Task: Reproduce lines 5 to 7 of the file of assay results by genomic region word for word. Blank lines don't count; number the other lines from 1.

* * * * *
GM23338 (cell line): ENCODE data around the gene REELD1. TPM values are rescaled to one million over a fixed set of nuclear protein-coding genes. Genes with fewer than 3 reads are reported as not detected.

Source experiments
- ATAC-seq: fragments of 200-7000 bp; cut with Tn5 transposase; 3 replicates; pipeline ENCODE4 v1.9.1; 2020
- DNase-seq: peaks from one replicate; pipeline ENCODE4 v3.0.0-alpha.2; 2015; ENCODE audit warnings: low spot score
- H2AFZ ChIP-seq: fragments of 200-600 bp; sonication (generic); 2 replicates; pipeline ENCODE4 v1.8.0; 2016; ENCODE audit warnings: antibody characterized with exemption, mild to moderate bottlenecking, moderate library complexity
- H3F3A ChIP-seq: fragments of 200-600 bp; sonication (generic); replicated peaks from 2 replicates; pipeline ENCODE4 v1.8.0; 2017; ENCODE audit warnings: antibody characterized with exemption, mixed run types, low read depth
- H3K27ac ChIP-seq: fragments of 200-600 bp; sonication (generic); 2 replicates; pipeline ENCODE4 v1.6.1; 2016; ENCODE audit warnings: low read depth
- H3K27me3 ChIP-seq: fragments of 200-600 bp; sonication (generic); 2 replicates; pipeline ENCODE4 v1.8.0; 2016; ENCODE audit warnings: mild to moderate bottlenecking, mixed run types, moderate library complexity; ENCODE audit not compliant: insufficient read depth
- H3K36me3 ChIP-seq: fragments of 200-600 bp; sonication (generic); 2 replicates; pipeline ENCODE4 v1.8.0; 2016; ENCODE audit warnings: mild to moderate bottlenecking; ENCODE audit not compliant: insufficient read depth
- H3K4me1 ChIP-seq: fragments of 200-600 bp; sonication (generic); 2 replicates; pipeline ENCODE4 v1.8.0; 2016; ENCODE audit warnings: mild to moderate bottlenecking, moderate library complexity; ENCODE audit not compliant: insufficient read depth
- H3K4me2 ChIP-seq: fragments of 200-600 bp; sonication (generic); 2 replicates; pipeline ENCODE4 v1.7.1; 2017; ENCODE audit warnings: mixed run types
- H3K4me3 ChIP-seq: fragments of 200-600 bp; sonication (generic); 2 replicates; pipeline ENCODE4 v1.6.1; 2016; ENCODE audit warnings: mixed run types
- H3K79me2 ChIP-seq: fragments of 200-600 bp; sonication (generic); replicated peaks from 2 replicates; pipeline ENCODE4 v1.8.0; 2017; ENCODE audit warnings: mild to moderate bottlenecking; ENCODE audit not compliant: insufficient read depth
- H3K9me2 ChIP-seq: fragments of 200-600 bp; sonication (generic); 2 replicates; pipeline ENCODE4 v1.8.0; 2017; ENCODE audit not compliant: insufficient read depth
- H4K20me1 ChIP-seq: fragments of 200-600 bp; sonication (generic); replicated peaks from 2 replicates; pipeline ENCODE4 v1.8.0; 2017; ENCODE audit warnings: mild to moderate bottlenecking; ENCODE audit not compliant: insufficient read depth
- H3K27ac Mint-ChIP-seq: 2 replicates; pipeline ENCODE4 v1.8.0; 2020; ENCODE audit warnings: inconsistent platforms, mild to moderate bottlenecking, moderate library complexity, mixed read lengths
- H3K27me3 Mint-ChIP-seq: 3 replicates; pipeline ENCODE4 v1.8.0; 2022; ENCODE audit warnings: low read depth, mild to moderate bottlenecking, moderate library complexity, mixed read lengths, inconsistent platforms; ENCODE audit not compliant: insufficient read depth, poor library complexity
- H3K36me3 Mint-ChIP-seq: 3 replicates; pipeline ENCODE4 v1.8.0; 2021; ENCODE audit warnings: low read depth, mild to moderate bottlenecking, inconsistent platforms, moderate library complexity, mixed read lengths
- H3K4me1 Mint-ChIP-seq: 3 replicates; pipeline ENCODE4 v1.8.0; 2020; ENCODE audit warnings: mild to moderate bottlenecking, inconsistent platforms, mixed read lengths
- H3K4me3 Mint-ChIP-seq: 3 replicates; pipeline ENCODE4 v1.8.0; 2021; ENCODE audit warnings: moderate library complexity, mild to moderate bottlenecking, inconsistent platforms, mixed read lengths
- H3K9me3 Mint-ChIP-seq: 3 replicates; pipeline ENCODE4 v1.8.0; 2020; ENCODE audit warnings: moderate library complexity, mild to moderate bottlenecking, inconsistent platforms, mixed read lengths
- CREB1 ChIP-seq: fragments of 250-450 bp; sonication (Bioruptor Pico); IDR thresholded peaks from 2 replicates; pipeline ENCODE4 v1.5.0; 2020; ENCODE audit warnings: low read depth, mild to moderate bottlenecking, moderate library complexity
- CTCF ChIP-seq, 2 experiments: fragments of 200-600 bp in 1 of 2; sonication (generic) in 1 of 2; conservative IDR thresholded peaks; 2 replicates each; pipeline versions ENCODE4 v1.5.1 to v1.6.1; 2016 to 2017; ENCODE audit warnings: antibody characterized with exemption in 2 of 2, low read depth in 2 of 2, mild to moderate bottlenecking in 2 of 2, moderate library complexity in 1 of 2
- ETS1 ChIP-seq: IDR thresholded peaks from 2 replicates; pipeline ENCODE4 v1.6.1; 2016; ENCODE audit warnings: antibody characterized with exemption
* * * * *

- H2AFZ ChIP-seq: fragments of 200-600 bp; sonication (generic); 2 replicates; pipeline ENCODE4 v1.8.0; 2016; ENCODE audit warnings: antibody characterized with exemption, mild to moderate bottlenecking, moderate library complexity
- H3F3A ChIP-seq: fragments of 200-600 bp; sonication (generic); replicated peaks from 2 replicates; pipeline ENCODE4 v1.8.0; 2017; ENCODE audit warnings: antibody characterized with exemption, mixed run types, low read depth
- H3K27ac ChIP-seq: fragments of 200-600 bp; sonication (generic); 2 replicates; pipeline ENCODE4 v1.6.1; 2016; ENCODE audit warnings: low read depth